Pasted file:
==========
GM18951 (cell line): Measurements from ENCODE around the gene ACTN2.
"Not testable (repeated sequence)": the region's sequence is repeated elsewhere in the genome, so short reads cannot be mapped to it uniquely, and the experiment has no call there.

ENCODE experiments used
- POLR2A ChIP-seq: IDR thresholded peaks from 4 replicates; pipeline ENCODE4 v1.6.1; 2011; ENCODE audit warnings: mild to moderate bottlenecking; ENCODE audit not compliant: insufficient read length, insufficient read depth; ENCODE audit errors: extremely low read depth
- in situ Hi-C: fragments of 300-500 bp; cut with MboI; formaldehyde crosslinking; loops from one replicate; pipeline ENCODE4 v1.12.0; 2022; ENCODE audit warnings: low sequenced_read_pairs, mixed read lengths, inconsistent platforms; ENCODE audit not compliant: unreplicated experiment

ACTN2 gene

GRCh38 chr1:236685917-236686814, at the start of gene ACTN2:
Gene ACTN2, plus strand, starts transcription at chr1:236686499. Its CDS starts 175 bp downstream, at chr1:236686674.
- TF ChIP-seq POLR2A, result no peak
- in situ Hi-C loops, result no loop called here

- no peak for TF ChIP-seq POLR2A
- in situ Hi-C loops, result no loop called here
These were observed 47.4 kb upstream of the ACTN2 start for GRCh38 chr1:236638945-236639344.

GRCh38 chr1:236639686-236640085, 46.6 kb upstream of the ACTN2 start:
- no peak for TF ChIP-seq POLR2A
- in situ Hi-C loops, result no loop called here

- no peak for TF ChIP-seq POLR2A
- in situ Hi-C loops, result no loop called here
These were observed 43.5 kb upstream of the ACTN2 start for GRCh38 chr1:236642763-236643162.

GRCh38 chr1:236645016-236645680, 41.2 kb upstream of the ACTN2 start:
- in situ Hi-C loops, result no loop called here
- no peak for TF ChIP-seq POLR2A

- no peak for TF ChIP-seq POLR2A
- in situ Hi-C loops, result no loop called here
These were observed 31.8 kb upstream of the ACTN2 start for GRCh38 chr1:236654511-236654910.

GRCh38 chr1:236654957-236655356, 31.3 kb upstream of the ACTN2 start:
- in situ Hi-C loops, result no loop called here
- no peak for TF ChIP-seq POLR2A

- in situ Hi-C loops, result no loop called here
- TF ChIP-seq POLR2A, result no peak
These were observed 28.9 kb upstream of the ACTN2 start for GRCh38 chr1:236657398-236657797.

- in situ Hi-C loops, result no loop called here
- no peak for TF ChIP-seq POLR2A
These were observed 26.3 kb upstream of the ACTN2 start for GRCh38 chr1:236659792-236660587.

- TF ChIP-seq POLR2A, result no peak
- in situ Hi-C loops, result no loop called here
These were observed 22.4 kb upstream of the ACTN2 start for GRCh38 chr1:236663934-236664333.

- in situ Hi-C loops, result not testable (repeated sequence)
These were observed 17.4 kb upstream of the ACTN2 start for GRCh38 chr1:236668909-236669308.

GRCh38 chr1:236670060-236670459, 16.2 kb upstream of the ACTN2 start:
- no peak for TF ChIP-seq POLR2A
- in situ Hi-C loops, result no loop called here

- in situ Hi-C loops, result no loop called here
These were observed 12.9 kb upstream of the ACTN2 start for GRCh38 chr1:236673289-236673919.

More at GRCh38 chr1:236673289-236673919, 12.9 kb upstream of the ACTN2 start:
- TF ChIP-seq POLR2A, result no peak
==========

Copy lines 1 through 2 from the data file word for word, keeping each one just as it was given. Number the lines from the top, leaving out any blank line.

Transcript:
GM18951 (cell line): Measurements from ENCODE around the gene ACTN2.
"Not testable (repeated sequence)": the region's sequence is repeated elsewhere in the genome, so short reads cannot be mapped to it uniquely, and the experiment has no call there.